Practical assessment of biochar stability indicators: Sensitivity to feedstock type and production conditions

Conference Dates

September 15-20, 2019


Addition of biochar to soil, among other beneficial abilities has the potential of the carbon sequestration, improvement of soil fertility, and remediation of contaminated land (e.g., heavy metals immobilization). In a long-term perspective, these positive properties depend on the resistance against decomposition (stability) of the biochar in the soil matrix. The stability is influenced by the biochar production process parameters (i.e., pyrolysis), feedstock's origin, and the (a)biotic environmental conditions [1]. Due to numerous factors impacting on the stability, its objective assessment is a complex task, and one assessment method can be not sufficient. In literature has been reported several biochar stability indicators, but each of them rather covers the influence of the specific factor, than give complete information of biochar's stability. Therefore is legitimate to ask the question, are the stability predictors show any similarities between each other? An investigation of possible correlations among results from different stability assessment methods can lead to the improvement of the understanding of the biochars stability, and development of one, objective assessment's method. [2]. In this study, were analyzed 24 biochar samples produced from a variety of the feedstock: algal biomass, agricultural residues and wastes, woody biomass, and industrial wastes. Highest treatment temperature (HTT) during pyrolysis ranged from 300 °C to 750 °C with a residence time of the materials from 10 to 90 minutes and the heating rate from 5 to 25 °C/min. For the indicators similarity assessment, the stability indicators were derived, among others: H/C ratio, recalcitrance index (R50), stability according to the Edinburgh stability tool (EST) [2], compounds ratios from analytical pyrolysis measurement (e.g., benzene/toluene ratio). The Principal Component Analysis (PCA) was performed to grasp possible trends in this high-dimensional data. Two main principal components (i.e., dimensions) of PCA retained ca. 70% of the original variance in the data, which is satisfactory value, especially for such inhomogeneous data matrix. Results arrangement indicated that the first principal component (PC1) could be strongly linked with the biochar’s stability, and the second component (PC2) can be related to the biochar's feedstock origin. The H/C ratio, VM content (d.b.), benzene/toluene ratio, the EST and the R50 shown the highest impact on the first component and were assumed as the feedstock-independent biochar’s stability indicators. The FC and ash content (d.b.), O/C ratio, phenol/benzene ratio were shown the highest impact on PC2. Therefore, they were assumed as the feedstock-dependent parameters. Since the feedstock properties are usually treated as unchangeable parameters, the correlations between the feedstock-independent, so production-dependent predictors were investigated. The H/C ratio shown a good Pearson correlation with benzene/toluene ratio (-0.76) and a bit weaker with EST (-0.61). The benzene/toluene ratio was shown correlation with R50 index (0.56) and EST (0.67). In conclusion, successful division of the stability indicators on the feedstock-dependable and -independent was achieved. It allowed observing a correlation between pairs of stability indicators. Therefore the existence of the similarities between certain parameters was proven. Future analysis of the data should focus on the ruling out possible multicollinearity in the stability indicators dataset. It will allow minimizing and clear the dataset for the objective stability assessment. That can open the route for establishing one, multipart stability parameter, which can be beneficial in biochar stability improvement studies and allow for broader application of the biochar in the future.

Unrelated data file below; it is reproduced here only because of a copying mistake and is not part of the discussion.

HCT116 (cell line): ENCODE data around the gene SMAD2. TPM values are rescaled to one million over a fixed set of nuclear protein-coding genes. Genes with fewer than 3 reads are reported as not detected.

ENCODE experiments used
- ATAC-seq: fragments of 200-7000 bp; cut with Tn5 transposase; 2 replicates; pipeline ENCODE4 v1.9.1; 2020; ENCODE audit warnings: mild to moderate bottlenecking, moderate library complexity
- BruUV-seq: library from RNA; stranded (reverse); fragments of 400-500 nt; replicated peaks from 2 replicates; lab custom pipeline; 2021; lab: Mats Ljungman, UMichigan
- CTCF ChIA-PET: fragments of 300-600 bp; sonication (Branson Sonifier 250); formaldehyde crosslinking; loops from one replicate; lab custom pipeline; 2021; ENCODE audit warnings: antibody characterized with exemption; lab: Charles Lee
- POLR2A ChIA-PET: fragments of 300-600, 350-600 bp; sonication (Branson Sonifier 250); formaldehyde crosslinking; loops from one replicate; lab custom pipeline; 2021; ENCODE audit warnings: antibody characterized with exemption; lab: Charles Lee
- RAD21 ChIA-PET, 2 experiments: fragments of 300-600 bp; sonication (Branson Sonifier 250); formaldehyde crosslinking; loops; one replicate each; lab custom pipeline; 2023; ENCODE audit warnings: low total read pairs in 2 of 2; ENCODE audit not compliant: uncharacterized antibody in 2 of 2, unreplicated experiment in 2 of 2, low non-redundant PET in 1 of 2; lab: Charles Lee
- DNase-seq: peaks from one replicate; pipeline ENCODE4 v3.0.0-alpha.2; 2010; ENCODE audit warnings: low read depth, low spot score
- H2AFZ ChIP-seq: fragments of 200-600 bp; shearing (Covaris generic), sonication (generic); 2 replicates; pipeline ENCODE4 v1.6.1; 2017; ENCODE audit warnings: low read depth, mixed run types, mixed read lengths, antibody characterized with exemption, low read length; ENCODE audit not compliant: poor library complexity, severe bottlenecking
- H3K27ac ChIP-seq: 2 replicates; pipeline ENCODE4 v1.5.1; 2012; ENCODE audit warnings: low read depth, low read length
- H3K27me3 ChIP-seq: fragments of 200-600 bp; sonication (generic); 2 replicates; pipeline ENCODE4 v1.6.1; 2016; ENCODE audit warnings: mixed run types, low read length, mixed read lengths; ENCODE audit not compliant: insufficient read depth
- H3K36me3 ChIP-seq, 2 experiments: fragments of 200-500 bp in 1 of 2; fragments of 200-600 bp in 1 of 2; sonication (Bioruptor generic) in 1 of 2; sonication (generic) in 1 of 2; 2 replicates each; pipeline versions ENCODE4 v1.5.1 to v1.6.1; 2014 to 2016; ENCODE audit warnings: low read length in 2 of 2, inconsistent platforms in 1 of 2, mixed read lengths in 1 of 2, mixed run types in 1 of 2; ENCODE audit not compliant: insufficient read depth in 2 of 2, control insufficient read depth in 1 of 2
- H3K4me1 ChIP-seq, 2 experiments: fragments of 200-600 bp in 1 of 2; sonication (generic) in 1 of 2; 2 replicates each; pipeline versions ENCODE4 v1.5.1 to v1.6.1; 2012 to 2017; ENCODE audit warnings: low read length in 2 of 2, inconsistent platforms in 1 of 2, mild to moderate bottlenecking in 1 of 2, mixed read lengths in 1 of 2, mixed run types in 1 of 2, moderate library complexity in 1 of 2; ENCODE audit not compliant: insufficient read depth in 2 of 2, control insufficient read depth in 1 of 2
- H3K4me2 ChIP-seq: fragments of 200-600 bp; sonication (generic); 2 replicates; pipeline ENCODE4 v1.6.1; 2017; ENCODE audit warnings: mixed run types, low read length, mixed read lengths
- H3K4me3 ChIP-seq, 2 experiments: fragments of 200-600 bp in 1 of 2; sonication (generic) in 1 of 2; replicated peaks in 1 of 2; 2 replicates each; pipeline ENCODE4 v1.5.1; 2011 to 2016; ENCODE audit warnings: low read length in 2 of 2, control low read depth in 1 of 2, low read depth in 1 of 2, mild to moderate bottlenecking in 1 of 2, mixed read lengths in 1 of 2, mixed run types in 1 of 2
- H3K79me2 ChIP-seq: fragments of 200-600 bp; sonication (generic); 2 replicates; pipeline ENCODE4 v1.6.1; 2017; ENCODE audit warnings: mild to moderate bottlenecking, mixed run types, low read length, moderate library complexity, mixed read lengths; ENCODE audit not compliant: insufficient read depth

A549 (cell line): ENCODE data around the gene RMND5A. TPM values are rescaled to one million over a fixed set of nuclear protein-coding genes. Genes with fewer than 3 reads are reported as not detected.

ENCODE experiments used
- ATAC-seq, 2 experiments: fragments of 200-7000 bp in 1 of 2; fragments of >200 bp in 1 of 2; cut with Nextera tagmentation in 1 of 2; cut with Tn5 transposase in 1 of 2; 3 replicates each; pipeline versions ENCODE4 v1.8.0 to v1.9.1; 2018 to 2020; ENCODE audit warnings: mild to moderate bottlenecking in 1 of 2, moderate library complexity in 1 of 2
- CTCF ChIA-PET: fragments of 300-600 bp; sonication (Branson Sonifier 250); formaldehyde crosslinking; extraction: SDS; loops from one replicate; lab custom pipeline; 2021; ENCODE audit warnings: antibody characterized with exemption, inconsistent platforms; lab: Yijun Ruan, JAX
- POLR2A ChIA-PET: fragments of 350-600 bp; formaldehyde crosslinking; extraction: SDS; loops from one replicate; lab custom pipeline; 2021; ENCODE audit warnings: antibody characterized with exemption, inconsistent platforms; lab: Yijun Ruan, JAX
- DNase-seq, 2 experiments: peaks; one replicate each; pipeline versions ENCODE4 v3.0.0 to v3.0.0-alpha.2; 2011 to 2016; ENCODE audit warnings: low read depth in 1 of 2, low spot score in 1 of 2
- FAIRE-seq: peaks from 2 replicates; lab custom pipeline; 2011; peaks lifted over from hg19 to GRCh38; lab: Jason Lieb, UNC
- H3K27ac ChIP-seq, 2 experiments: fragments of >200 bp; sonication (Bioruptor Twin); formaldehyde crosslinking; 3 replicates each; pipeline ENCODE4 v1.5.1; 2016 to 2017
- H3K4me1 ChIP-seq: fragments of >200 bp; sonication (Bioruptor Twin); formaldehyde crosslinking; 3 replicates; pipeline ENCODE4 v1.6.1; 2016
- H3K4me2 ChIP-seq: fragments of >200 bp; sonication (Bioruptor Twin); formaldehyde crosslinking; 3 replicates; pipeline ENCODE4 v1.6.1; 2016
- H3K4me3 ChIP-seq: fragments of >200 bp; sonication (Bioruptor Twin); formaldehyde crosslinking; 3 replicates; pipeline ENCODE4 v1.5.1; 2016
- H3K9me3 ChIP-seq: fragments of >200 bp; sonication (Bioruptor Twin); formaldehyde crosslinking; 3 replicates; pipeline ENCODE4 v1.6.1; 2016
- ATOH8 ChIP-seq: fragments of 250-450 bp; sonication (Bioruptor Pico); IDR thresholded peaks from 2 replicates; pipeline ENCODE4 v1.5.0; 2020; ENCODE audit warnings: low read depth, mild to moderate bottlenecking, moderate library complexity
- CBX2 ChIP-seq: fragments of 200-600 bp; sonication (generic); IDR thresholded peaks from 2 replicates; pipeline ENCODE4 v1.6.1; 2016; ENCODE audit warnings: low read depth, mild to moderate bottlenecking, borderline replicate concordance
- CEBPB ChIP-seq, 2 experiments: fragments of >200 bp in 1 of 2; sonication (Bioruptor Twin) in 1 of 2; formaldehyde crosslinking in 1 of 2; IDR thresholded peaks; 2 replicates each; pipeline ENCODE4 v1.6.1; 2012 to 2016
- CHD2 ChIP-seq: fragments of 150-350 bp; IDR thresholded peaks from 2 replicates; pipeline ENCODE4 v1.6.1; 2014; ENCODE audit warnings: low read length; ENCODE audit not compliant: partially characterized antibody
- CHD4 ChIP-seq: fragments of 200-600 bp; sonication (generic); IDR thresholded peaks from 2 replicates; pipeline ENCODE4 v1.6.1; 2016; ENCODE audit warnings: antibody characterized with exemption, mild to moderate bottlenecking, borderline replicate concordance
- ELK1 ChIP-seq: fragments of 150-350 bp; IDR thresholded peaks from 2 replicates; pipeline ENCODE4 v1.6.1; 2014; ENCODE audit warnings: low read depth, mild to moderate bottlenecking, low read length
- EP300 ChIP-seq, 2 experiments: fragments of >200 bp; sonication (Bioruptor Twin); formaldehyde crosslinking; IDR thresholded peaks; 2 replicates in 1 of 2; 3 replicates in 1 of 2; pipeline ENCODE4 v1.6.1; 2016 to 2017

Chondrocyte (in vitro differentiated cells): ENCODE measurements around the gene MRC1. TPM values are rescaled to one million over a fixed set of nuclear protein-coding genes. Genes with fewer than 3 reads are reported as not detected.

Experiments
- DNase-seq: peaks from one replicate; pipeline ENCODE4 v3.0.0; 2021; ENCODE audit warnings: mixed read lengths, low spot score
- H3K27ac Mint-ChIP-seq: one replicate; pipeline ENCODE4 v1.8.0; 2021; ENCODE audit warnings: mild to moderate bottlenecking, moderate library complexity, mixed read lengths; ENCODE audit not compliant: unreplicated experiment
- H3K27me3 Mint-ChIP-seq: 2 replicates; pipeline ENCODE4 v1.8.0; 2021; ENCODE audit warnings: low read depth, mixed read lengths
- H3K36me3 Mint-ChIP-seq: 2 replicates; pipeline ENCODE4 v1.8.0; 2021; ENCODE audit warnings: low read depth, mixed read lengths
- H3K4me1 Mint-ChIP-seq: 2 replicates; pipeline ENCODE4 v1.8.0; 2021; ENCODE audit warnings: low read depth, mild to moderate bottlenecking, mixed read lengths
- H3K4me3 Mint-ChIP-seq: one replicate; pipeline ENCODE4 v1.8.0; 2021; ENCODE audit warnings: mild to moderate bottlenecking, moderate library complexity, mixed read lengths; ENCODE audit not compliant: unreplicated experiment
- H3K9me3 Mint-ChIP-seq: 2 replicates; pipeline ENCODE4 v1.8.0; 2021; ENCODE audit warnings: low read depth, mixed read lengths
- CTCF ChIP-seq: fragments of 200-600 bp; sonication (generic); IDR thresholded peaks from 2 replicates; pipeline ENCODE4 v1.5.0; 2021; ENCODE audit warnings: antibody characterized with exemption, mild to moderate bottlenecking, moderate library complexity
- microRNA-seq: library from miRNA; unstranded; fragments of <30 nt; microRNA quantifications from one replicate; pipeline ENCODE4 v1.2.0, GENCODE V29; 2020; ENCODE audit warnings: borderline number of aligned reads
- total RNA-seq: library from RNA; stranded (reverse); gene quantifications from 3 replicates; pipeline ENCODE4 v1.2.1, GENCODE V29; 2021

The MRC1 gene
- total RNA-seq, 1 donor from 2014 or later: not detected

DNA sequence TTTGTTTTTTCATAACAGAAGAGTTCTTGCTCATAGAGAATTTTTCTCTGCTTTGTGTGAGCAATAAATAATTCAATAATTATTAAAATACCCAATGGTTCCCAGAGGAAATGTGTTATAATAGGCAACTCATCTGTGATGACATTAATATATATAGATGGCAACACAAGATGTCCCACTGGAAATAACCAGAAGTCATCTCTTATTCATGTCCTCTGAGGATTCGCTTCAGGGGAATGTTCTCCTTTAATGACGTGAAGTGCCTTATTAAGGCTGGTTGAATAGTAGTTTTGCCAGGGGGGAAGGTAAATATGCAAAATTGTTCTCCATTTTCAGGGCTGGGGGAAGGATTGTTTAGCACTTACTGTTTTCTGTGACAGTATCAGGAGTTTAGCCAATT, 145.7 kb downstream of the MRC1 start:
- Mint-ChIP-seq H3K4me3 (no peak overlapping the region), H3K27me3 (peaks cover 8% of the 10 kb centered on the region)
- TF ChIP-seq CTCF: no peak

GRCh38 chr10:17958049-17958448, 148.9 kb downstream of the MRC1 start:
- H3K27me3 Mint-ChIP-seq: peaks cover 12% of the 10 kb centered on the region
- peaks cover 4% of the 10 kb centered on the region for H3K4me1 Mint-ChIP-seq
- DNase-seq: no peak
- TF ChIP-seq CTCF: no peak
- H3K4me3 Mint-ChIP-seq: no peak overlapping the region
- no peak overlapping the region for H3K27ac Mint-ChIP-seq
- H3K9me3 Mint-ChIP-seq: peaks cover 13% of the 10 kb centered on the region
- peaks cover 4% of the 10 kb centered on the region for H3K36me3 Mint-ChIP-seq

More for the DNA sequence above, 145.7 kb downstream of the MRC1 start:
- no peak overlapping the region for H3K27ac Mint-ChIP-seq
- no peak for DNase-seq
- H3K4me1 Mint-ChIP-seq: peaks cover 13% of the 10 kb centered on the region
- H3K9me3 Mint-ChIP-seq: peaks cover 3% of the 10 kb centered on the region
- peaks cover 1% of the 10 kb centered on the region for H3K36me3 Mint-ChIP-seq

[1] J. Wang, Z. Xiong, Y. Kuzyakov, Biochar stability in soil: Meta-analysis of decomposition and priming effects, GCB Bioenergy. 8 (2016) 512–523. DOI:10.1111/gcbb.12266.

[2] A. Cross, S.P. Sohi, A method for screening the relative long-term stability of biochar, GCB Bioenergy. 5 (2013) 215–220. DOI:10.1111/gcbb.12035.

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